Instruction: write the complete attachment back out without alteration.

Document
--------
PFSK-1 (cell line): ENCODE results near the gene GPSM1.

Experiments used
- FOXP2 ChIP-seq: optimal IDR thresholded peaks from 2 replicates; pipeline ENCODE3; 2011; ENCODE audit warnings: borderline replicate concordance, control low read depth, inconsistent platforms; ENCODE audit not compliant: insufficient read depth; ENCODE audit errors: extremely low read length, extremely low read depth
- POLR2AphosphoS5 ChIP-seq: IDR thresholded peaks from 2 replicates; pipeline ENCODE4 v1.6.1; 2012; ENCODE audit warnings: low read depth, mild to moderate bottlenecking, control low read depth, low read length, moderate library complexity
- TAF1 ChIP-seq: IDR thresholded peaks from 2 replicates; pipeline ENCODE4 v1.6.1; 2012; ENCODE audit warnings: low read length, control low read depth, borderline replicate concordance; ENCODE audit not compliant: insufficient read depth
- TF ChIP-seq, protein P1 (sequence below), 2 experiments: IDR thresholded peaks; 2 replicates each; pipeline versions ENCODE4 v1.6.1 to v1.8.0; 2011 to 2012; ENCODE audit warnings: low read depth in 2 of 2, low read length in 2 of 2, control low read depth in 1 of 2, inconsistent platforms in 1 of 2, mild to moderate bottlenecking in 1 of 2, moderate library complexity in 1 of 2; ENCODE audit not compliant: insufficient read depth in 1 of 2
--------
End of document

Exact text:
PFSK-1 (cell line): ENCODE results near the gene GPSM1.

Experiments used
- FOXP2 ChIP-seq: optimal IDR thresholded peaks from 2 replicates; pipeline ENCODE3; 2011; ENCODE audit warnings: borderline replicate concordance, control low read depth, inconsistent platforms; ENCODE audit not compliant: insufficient read depth; ENCODE audit errors: extremely low read length, extremely low read depth
- POLR2AphosphoS5 ChIP-seq: IDR thresholded peaks from 2 replicates; pipeline ENCODE4 v1.6.1; 2012; ENCODE audit warnings: low read depth, mild to moderate bottlenecking, control low read depth, low read length, moderate library complexity
- TAF1 ChIP-seq: IDR thresholded peaks from 2 replicates; pipeline ENCODE4 v1.6.1; 2012; ENCODE audit warnings: low read length, control low read depth, borderline replicate concordance; ENCODE audit not compliant: insufficient read depth
- TF ChIP-seq, protein P1 (sequence below), 2 experiments: IDR thresholded peaks; 2 replicates each; pipeline versions ENCODE4 v1.6.1 to v1.8.0; 2011 to 2012; ENCODE audit warnings: low read depth in 2 of 2, low read length in 2 of 2, control low read depth in 1 of 2, inconsistent platforms in 1 of 2, mild to moderate bottlenecking in 1 of 2, moderate library complexity in 1 of 2; ENCODE audit not compliant: insufficient read depth in 1 of 2